From Washington to Berlin, officials are scrambling to find the best ways to help workers.
You can lump unemployment policies into two broad categories—the US-style efforts that provide payments to people who have lost their jobs, and policies popular in Europe that provide money to companies to keep workers on the payroll. By some measures, such as the number of people on job retention schemes, the US looks like it’s on a different planet.
Under Germany’s Kurzarbeit, which translates to “short-time work,” financially distressed employers can drastically reduce worker hours, and the government will pay most of their lost wages. The UK, like a number of other countries, rolled out a job retention scheme, which provides similar support. Unlike the German program, the UK system originally provided subsidies only for employees who didn’t work, but was later amended so companies could bring furloughed employees back on a part-time basis. At its peak in May, 30% of the UK workforce was furloughed.
As the UK’s furlough program winds down, Germany (which can easily afford it) is doubling down on support for its job market: Berlin is extending short-time work subsidies that were supposed to expire in March to the end of 2021.
The US is going in the opposite direction, as the beefed-up unemployment benefits that provided an extra $600 a week to qualifying jobless people have expired. Temporary enhancements to Canadian and US unemployment insurance had, briefly, turned those systems “into some of the most generous” in the world, according to economists at Goldman Sachs.
The difference in policies explains why the US unemployment rate of 8.4% is so much higher than than those of the UK and Germany, which are about half that. The US’s unemployment rate is even greater than that of the entire EU, which typically runs several percentage points higher than the US.
While the US and European unemployment rates appear far apart, the actual states of the labor markets are surprisingly similar. The change in total hours worked in the US and Britain are roughly parallel, which shows that a good chunk of people in the UK counted as employed are actually on government support. In Britain, more than 5 million people, including furloughed employees, were temporarily away from work in July. Economists widely expect the number of unemployed Brits to jump higher when the furlough support ends next month.
The systems may not always be as different as they appear, says Allison Schrager, a senior fellow at the Manhattan Institute. In the US, consider unemployed hairdressers who know they will have a job when their salons reopen. If they’ve been able to receive unemployment benefits, that means they’ve effectively been on a government-supported furlough program, Schrager points out.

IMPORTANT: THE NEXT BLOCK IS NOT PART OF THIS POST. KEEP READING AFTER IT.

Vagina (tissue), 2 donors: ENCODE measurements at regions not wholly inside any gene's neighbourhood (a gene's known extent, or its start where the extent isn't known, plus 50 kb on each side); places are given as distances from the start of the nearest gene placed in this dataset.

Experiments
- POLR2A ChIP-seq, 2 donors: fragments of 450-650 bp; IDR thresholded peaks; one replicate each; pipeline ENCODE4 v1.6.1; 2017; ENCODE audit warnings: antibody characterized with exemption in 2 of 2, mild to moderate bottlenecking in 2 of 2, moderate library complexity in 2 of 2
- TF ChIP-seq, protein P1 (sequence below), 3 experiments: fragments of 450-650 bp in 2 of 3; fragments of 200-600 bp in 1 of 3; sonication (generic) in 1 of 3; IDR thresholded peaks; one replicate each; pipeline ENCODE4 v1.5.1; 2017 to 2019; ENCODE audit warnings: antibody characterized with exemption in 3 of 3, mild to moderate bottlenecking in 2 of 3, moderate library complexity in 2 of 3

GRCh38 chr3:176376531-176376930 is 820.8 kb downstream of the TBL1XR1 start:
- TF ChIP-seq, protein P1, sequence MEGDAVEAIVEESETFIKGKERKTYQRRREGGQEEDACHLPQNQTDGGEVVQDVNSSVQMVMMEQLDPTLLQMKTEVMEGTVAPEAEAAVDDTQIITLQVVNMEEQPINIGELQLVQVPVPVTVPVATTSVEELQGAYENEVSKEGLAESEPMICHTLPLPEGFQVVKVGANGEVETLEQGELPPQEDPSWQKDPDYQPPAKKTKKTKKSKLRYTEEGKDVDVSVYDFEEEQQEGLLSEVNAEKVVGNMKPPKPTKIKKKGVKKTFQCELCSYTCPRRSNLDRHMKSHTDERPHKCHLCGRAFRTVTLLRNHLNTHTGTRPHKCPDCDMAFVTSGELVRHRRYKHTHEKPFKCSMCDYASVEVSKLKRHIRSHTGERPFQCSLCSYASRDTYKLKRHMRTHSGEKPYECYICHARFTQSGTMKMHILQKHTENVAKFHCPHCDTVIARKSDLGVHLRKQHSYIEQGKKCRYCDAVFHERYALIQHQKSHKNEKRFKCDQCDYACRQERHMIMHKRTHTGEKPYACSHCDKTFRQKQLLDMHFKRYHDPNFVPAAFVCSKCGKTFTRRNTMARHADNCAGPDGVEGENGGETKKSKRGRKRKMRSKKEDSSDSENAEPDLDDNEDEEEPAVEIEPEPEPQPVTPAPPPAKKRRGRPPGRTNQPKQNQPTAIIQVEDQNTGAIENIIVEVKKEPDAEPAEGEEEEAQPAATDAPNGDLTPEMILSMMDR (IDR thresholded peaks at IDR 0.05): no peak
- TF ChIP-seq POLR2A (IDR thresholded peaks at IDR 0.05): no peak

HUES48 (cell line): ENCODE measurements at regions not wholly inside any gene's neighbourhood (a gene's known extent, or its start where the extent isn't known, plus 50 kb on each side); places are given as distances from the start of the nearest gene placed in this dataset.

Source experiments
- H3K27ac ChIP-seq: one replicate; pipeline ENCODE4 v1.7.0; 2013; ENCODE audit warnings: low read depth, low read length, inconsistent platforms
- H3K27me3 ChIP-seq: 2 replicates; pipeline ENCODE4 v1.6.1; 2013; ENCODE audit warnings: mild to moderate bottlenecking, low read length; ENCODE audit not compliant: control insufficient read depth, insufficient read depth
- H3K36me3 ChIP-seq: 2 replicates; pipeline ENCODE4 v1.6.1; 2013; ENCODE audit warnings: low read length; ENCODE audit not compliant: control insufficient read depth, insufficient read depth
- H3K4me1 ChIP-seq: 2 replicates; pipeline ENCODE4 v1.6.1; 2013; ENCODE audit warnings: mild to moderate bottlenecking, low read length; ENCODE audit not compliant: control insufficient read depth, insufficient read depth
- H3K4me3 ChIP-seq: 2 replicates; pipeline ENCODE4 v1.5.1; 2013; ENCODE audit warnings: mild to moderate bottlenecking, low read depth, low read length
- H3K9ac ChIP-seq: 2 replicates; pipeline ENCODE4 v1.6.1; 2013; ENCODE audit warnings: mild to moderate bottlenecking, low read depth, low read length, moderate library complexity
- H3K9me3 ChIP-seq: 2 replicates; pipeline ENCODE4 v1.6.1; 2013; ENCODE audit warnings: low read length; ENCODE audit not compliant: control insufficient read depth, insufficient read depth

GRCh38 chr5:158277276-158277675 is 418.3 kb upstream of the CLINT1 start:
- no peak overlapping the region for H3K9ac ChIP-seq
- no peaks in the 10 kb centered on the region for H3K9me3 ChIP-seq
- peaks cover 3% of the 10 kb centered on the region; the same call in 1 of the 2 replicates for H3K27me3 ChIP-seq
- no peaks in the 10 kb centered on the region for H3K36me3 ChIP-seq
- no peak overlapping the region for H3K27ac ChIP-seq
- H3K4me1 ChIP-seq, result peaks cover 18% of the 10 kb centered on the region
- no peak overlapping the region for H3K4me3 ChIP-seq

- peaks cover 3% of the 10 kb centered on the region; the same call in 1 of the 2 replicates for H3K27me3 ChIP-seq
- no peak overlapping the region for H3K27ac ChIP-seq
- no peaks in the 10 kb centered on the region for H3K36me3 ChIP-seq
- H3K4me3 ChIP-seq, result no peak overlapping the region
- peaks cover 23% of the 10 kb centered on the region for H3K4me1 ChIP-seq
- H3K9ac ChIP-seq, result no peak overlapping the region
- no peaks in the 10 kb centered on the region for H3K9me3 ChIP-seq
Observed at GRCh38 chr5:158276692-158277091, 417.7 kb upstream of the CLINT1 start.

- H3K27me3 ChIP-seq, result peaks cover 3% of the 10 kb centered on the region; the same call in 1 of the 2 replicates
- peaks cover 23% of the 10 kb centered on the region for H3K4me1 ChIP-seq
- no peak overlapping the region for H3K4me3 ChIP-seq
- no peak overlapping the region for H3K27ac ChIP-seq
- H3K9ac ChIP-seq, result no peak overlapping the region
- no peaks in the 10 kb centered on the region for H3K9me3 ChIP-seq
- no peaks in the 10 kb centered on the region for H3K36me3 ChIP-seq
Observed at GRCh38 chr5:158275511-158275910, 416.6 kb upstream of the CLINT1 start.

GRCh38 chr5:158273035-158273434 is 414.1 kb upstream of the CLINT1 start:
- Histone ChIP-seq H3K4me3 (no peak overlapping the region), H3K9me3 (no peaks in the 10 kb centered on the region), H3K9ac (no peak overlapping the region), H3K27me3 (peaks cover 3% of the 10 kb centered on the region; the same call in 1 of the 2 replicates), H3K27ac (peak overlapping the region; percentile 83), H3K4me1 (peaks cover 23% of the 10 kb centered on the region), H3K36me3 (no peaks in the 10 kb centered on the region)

Subsidies that keep workers on the payrolls could be a good thing if the pandemic disruption is temporary. If the world goes back to something resembling business as usual soon, it will save employers time rehiring, potentially giving them an edge over employers that struggle to find talent and end up forgoing money-making opportunities.
Or maybe the world doesn’t go back to the way it was before, or it doesn’t do so quickly enough. The pandemic is dragging on much longer than many expected back in March, and getting to something resembling “normal” may not happen until 2022 or even later. Furlough schemes are expensive, and it’s not clear that every country can afford these programs for such a long haul. If they can’t, politicians might be better off allowing their labor market to go through a painful reorganization rather than shielding it.
The economy could also be much different on the other side of the pandemic. Many technology trends, from digital payments to virtual work, have been accelerated, Schrager said. Trying to resist inevitable changes in the job market could be costly.
The stakes are high. Officials in countries like Germany may find that they’ve preserved companies that are no longer viable, while US politicians may have allowed support to lapse while the economic malaise is far from over. For now, European-style employment support has probably relieved a lot of emotional anguish for workers who lose jobs there, while jobless Americans will be highly incentivized to find work—albeit in an economy that has fewer opportunities than it did in January.
It will take time to know whether the US’s far less cozy job market results in a more dynamic recovery with fewer so-called corporate zombies, and, ideally, with more jobs that are of higher quality. While the pandemic has resulted in a massive labor policy experiment, don’t expect anyone to agree on the best policies anytime soon.